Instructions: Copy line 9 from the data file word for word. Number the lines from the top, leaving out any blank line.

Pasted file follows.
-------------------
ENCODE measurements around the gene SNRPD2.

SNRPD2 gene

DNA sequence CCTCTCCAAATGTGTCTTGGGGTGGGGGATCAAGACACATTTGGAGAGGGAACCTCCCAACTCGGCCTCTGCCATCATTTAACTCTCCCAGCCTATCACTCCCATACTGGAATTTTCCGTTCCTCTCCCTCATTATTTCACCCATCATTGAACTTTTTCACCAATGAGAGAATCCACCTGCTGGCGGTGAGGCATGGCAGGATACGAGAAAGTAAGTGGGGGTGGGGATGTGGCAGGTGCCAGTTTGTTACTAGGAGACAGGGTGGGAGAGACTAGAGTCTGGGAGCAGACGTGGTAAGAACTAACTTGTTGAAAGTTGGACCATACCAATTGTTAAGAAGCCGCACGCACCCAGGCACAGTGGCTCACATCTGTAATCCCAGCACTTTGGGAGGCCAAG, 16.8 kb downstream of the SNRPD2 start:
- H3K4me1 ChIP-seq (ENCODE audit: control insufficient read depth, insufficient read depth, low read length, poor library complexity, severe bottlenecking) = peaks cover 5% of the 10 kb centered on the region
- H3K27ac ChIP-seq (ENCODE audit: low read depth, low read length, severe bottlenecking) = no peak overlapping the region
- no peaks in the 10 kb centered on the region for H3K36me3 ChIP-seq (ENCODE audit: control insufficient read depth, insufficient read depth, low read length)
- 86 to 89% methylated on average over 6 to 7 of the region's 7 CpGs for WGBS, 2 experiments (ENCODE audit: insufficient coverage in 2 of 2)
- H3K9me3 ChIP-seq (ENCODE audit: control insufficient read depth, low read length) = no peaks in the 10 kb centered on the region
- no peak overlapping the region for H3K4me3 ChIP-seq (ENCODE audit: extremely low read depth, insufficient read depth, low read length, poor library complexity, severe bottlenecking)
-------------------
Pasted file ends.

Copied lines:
- no peak overlapping the region for H3K4me3 ChIP-seq (ENCODE audit: extremely low read depth, insufficient read depth, low read length, poor library complexity, severe bottlenecking)